>>>>>       }
>>>>>
>>>>>       one-arg-Array(  (1,),2,3  ); # Array # [(1,), 2, 3]
>>>>>       one-arg-Array( ((1,),2,3) ); # Array # [(1,), 2, 3]
>>>>>       one-arg-Array( ((1,),2,3).Seq ); # List # ((1,), 2, 3)
>>>>>       one-arg-Array(  1..3   ); # Array # [1, 2, 3]
>>>>>       one-arg-Array( (1..3,) ); # Array # [1..3,]
>>>>>
>>>>> The one-arg rule exists because people tend to write the following:
>>>>>
>>>>>       my @a = [1,2,3];
>>>>>
>>>>> When the correct way to write it is:
>>>>>
>>>>>       my @a = 1,2,3;
>>>>>
>>>>> There are various other places where the one-arg rule is also used, so
>>>>> it was made available to everyone.
>>>>>
>>>>> ---
>>>>>
>>>>> Don't get too flustered if you don't understand all of the nuances, it
>>>>> take everybody a while to understand them.
>>>>>
>>>>
>>>> Thank you!
>>>>
>>>> The term "slurpy" did help a lot.
>>>>
>>>> :-)
>>>>
>>>> I am writing your explanation down for my records.
>>>
>>>
>>> Well Golly!
>>>
>>> $ p6 'sub printx(**@args){print(@args)}; printx("abc",1,"def\n");'
>>> abc 1 def
>>>
>>> $ p6 'sub printx(**@args){print @args, "\n"}; printx("abc",1,"def");'
>>> abc 1 def
>>>
>>> Question:
>>> $ p6 'sub printx(**@args){print(@args)}; printx("abc","xyz","def\n");'
>>> abc xyz def
>>>
>>> Are the spaces suppose to be there?
>>
>> The spaces are there because you are passing `@args` to `print` as a
>> single value.
>> `print` coerces all its values to `Str` before printing, and an Array
>> adds spaces between elements when turned into a Str.
>>
>> Simple fix use `|@args` to Slip it into the call to `print`
>>
>>      $ p6 'sub printx(**@args){print( |@args, "\n" )};
>> printx("abc","xyz","def");'
>>      abcxyzdef
>>
> 
> $ p6 'sub printx(**@args){print(|@args)}; printx("abc", "xyz","def\n");'
> abcxyzdef
> 
> Sweet!  Thank you!
> 

Follow up:

<PrintColors.pm6>
unit module PrintColors;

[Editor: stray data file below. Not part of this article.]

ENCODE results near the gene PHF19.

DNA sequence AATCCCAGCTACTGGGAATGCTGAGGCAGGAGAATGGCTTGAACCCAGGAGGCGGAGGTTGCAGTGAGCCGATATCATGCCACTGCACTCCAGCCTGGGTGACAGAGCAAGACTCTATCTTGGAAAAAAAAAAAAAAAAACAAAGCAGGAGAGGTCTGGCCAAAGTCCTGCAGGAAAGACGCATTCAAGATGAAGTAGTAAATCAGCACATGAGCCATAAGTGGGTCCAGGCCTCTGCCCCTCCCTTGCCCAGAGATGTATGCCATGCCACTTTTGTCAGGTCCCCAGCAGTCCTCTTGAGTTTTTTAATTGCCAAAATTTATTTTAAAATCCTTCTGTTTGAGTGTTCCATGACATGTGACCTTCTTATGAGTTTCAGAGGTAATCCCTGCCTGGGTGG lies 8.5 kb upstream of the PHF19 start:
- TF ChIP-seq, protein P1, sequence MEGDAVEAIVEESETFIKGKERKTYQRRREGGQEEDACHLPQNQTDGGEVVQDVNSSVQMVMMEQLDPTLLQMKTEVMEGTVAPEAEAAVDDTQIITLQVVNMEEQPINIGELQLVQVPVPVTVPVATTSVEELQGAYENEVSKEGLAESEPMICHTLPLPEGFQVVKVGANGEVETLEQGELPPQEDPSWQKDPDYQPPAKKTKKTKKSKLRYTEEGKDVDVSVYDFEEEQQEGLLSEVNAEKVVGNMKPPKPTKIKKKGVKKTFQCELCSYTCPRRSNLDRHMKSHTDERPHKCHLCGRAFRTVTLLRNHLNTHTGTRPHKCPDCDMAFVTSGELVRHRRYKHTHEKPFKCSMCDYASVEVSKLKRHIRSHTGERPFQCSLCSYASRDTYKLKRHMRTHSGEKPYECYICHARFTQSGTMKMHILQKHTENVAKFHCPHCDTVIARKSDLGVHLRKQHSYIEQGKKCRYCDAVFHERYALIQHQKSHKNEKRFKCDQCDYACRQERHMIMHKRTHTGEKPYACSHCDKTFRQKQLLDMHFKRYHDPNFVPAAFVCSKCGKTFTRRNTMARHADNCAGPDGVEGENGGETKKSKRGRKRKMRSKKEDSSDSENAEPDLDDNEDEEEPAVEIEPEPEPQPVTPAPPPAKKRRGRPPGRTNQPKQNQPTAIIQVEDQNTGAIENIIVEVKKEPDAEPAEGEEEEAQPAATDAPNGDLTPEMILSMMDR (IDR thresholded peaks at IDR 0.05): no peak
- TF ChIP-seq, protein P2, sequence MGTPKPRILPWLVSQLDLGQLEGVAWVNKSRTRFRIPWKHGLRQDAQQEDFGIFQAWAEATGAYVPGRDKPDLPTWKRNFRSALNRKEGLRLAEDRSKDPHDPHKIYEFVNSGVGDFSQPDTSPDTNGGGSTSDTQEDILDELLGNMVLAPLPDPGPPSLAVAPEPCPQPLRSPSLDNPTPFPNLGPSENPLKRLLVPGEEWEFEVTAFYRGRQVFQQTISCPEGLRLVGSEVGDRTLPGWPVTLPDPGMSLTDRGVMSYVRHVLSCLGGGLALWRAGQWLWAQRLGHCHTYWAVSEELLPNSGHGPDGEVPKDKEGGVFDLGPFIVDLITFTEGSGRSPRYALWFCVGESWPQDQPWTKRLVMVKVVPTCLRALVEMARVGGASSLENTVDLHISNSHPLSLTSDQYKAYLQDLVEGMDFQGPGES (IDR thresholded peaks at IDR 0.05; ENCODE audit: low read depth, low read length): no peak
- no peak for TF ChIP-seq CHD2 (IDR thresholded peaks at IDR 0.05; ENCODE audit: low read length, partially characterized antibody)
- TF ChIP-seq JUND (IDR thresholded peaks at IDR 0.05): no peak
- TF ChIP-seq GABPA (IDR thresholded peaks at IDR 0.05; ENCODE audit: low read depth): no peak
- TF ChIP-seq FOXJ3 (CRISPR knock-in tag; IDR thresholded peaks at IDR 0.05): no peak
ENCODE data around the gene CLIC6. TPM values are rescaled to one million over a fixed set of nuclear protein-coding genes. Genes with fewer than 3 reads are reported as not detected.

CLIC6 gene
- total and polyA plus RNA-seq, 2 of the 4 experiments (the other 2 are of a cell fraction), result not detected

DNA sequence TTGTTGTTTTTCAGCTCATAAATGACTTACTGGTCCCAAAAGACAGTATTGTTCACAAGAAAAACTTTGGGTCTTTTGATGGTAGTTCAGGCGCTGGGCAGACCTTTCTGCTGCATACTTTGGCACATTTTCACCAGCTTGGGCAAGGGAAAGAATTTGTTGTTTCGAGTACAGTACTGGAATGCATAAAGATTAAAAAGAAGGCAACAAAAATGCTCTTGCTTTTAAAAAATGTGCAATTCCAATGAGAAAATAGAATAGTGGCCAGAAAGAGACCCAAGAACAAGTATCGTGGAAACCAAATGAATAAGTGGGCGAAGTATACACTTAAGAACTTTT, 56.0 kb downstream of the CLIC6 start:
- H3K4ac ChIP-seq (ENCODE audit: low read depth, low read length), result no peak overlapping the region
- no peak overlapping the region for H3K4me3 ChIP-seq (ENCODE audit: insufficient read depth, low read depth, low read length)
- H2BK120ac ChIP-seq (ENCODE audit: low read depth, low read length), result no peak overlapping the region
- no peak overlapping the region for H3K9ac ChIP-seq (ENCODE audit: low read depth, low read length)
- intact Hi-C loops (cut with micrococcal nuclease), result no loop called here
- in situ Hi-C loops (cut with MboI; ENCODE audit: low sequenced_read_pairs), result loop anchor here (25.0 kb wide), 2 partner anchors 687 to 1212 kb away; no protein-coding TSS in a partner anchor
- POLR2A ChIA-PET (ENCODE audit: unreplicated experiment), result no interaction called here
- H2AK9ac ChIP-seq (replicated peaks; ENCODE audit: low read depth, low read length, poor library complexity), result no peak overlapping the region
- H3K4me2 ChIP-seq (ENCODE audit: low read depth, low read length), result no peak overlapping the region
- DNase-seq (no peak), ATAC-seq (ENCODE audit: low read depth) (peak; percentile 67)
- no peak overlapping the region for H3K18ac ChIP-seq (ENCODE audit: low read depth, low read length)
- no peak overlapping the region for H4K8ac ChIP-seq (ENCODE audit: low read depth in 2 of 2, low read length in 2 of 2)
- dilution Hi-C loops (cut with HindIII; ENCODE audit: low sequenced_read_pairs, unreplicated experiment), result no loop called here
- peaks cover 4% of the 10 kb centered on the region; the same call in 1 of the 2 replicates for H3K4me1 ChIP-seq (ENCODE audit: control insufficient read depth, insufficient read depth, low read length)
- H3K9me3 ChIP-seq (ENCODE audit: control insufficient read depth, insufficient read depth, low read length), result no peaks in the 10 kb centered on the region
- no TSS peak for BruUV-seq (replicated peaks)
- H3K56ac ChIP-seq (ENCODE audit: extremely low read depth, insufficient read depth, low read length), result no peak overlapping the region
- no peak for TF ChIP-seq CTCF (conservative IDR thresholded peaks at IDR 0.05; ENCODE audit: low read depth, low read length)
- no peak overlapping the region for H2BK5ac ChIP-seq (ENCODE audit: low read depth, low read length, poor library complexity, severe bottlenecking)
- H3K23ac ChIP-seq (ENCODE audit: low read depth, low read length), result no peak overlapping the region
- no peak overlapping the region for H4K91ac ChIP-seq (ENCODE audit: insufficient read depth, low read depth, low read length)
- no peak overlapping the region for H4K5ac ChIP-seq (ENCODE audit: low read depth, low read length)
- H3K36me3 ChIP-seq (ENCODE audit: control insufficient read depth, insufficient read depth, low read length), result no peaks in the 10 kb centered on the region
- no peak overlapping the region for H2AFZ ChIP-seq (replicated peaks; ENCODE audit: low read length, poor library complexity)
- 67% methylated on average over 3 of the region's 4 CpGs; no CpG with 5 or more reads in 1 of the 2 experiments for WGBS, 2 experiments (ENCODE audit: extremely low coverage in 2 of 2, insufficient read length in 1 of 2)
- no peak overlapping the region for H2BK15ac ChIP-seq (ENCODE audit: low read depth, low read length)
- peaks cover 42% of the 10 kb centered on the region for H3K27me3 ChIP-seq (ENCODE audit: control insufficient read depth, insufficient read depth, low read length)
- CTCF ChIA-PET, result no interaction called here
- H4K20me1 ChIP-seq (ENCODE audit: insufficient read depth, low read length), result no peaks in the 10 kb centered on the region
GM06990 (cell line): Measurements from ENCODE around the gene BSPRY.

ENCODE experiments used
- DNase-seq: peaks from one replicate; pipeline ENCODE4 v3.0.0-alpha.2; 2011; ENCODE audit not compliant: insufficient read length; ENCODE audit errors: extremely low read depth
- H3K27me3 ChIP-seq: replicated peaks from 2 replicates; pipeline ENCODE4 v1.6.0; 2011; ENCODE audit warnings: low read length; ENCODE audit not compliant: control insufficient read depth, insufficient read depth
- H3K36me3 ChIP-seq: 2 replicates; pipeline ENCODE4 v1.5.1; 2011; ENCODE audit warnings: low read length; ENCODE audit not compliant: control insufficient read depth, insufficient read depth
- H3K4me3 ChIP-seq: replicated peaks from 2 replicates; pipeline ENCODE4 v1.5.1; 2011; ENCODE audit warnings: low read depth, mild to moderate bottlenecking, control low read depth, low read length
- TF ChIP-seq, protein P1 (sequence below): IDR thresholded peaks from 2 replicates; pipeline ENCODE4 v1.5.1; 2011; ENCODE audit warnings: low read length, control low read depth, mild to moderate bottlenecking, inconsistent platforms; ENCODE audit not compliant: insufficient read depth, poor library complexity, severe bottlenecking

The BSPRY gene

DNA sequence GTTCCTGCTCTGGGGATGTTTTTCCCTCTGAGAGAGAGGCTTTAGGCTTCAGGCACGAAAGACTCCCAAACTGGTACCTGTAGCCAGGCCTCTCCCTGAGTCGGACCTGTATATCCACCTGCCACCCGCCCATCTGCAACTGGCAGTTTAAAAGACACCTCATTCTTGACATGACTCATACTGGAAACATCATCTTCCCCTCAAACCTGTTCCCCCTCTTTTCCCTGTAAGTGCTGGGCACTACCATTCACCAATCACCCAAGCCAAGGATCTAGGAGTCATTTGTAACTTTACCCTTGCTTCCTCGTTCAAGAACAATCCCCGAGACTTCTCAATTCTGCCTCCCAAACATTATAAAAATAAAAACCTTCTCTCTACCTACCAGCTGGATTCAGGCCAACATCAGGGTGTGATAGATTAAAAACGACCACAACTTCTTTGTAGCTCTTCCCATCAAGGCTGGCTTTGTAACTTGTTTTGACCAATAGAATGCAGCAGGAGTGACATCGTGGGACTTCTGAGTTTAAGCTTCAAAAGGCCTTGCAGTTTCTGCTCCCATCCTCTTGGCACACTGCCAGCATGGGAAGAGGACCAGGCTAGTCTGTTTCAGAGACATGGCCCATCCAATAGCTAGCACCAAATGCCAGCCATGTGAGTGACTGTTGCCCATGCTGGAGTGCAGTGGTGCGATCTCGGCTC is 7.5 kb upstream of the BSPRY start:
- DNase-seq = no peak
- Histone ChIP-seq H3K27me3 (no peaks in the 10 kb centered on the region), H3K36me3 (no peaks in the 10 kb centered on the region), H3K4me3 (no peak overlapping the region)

#`{

      There subs give you the ability to print to the stand output and 
standard error
      with color.

      To use these, place the following at the top(ish) of your program
         use lib "/home/linuxutil";
         use PrintColors;  # qx[ PrintRed  PrintGreen PrintBlue PrintErr 
PrintRedErr PrintGreenErr PrintBlueErr ]

}

use Terminal::ANSIColor;  # qx[ color ];

sub PrintRed   ( **@args ) is export { print color('bold'), 
color('red'),   |@args, color('reset'); }
sub PrintGreen ( **@args ) is export { print color('bold'), 
color('green'), |@args, color('reset'); }
sub PrintBlue  ( **@args ) is export { print color('bold'), 
color('blue'),  |@args, color('reset'); }

sub PrintErr   ( **@args ) is export { $*ERR.print: |@args; }

sub PrintRedErr   ( **@args ) is export { $*ERR.print: color('bold'), 
color('red'),   |@args, color('reset'); }
sub PrintGreenErr ( **@args ) is export { $*ERR.print: color('bold'), 
color('green'), |@args, color('reset'); }
sub PrintBlueErr  ( **@args ) is export { $*ERR.print: color('bold'), 
color('blue'),  |@args, color('reset'); }

# $ perl6 -I. -MPrintColors -e 'PrintRedTest( "abc", 1, "def", "\n" );'
sub PrintRedTest( **@args ) is export { print color('bold'), 
color('red'), |@args, color('reset'); }
</PrintColors.pm6>